Surprise! Investors Face Need to Expect the Unexpected on Rates

Another day, another central banking surprise.

Today it was the Reserve Bank of Australia’s turn to wrong-foot investors. Just seven of 29 economists surveyed by Bloomberg News anticipated the 25 basis-point cut in its benchmark interest rate to a record low of 2.25 percent.

Already in the first 34 days of 2015, Australia, Canada, Russia, India, Peru, Pakistan, Turkey and Egypt all bucked forecasts by cutting rates, while the European Central Bank produced a bigger-than-expected asset-purchase program. Denmark lowered its deposit rate three times in 10 days and Singapore said it will seek a slower currency appreciation.

The Swiss National Bank produced the greatest shock: It dropped its cap on the franc against the euro just days after officials had signalled no plan to change.

Such shifts have Barclays Plc strategist Sreekala Kochugovindan declaring that central bank surprises have replaced oil price dynamics as the major driving force in markets this past month and may continue to be so.

By Barclays’ reckoning, the shocks have forced bond yields to historic lows and supported equities, while the policy uncertainty has made havens such as the dollar and gold more attractive.

“Financial market volatility may not be capped,” said Kochugovindan.

No Balm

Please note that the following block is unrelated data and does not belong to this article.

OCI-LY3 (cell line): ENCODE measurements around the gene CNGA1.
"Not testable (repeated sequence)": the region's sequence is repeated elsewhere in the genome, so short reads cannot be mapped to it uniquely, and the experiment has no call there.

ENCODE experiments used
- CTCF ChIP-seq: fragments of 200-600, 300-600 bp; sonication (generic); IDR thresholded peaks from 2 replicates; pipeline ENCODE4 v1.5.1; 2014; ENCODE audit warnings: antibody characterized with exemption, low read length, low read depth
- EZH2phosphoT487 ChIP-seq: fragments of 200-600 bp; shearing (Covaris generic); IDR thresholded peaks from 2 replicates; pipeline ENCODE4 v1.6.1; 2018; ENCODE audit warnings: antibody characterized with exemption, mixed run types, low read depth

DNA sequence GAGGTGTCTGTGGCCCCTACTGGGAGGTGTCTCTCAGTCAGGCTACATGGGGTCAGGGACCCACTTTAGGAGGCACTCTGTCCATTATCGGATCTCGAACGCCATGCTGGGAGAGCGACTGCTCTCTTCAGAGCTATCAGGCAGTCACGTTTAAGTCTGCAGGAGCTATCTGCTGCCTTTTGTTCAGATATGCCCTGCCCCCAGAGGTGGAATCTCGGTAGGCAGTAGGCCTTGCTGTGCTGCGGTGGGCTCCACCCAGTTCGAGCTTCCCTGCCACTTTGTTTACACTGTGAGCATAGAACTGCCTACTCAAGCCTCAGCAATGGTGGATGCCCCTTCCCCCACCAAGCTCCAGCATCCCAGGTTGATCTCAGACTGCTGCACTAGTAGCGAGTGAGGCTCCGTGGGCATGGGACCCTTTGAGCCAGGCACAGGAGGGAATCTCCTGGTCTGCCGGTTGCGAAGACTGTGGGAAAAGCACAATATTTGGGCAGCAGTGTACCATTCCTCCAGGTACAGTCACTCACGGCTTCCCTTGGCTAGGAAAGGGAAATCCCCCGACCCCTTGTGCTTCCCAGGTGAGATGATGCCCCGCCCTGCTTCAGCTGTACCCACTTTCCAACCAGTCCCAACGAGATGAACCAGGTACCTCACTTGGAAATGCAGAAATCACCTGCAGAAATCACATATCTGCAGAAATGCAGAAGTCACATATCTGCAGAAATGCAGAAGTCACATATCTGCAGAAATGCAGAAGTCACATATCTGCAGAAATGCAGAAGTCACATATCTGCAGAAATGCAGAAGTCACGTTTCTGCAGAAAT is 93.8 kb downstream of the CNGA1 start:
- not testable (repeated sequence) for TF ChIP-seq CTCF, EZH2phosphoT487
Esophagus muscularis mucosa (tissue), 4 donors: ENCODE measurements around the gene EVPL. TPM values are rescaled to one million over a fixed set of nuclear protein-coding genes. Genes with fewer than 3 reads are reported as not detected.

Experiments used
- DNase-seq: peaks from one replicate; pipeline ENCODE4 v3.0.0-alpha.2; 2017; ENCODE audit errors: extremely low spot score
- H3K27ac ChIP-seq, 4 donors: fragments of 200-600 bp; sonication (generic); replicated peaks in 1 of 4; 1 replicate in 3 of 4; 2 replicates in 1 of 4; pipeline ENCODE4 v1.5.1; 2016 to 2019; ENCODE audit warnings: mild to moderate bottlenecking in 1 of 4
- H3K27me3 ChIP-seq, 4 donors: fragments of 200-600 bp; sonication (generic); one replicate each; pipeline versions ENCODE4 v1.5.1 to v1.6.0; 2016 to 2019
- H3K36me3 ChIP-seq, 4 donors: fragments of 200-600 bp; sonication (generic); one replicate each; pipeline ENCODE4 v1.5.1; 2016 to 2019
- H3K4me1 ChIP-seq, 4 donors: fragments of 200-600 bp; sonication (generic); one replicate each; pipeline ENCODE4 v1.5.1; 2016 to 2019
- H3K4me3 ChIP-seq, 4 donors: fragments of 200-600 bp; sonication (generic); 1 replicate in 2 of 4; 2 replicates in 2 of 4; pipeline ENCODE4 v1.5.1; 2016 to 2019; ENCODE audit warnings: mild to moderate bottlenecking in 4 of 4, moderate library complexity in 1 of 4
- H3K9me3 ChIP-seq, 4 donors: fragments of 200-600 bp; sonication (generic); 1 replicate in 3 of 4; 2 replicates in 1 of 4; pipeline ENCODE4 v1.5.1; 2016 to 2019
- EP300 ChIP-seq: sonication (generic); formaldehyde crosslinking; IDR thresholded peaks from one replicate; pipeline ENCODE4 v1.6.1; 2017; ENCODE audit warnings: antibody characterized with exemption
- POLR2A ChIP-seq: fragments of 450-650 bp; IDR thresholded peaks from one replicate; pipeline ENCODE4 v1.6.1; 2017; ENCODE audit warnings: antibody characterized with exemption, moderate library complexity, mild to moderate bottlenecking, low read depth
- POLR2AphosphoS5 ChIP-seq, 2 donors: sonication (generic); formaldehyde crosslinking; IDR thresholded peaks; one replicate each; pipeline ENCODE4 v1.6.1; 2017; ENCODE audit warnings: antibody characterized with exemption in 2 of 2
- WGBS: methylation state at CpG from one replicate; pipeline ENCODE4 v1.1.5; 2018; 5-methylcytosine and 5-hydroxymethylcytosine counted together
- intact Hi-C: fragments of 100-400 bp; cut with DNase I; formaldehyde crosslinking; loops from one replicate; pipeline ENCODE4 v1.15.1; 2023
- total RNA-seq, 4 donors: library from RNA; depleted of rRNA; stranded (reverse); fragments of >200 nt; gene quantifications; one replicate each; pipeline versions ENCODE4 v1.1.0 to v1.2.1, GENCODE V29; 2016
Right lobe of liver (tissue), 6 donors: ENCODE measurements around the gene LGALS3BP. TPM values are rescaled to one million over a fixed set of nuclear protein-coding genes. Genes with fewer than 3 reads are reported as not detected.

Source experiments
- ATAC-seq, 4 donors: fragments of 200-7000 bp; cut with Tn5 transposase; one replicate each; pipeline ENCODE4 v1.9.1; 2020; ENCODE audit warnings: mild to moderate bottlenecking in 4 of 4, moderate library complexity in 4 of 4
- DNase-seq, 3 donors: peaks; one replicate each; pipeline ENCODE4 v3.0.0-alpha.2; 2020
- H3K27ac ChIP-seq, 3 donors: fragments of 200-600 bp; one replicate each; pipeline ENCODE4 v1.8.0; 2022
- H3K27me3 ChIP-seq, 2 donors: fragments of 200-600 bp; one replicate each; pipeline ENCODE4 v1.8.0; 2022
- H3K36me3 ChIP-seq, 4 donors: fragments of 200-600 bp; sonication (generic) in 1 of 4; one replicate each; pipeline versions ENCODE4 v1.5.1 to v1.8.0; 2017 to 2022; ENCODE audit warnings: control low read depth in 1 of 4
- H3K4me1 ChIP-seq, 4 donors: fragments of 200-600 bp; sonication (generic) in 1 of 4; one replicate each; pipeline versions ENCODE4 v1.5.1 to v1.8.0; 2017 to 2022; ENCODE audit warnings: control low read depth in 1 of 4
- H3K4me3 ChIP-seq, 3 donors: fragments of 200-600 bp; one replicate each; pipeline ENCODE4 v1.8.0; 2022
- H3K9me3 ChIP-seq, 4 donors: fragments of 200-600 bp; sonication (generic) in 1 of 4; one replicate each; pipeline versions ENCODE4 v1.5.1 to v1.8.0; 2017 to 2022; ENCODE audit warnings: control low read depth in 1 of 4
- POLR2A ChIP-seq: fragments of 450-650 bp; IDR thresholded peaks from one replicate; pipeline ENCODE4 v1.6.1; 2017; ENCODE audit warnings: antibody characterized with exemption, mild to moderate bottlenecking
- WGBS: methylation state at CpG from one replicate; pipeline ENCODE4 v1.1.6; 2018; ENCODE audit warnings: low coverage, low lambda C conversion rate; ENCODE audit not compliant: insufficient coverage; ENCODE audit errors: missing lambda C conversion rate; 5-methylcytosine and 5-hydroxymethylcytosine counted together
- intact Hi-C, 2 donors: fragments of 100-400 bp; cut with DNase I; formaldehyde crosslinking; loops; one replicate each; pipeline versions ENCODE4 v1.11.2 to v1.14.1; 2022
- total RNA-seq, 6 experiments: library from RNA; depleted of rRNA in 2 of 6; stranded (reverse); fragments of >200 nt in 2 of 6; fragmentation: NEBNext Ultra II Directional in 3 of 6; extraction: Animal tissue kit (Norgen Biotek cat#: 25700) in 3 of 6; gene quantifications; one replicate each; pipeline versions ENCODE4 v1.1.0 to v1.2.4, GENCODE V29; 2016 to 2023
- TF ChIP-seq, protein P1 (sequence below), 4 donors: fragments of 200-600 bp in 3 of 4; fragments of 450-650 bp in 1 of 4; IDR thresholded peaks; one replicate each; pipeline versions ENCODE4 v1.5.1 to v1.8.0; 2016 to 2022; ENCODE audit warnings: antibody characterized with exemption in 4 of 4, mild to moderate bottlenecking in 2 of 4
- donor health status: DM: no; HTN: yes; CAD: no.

The challenge for investors is that while central bankers have prided themselves on their ability to communicate their intentions clearly and to provide a balm for stressed markets, low inflation and a desire to weaken currencies are prompting swifter strikes.

Traders may also need to brace for more unconventional policies given central banks have already cut rates about 540 times since the 2008 financial crisis, according to Bank of America Corp.

Denmark is studying unorthodox actions to protect its currency peg, while the likes of Australia may need to accompany low rates with so-called macroprudential regulations to stop asset bubbles forming.

So where’s the next surprise? Economists at Morgan Stanley now reckon the number of central banks with a bias toward easing has jumped to 16 from 10 at the end of November.

Perhaps investors need to look where the stakes are highest, namely the U.S. and China.

China is considering widening the band in which its yuan fluctuates or guiding the currency gradually lower, as options to manage capital-flow volatility, according to people familiar with the matter. As for the U.S. Federal Reserve, investors are questioning whether it will be able to raise rates in the middle of this year or if officials need to re-set expectations towards a later increase.

The upshot is that markets need to prepare for more surprises not certainty from policy makers. Forward guidance RIP.

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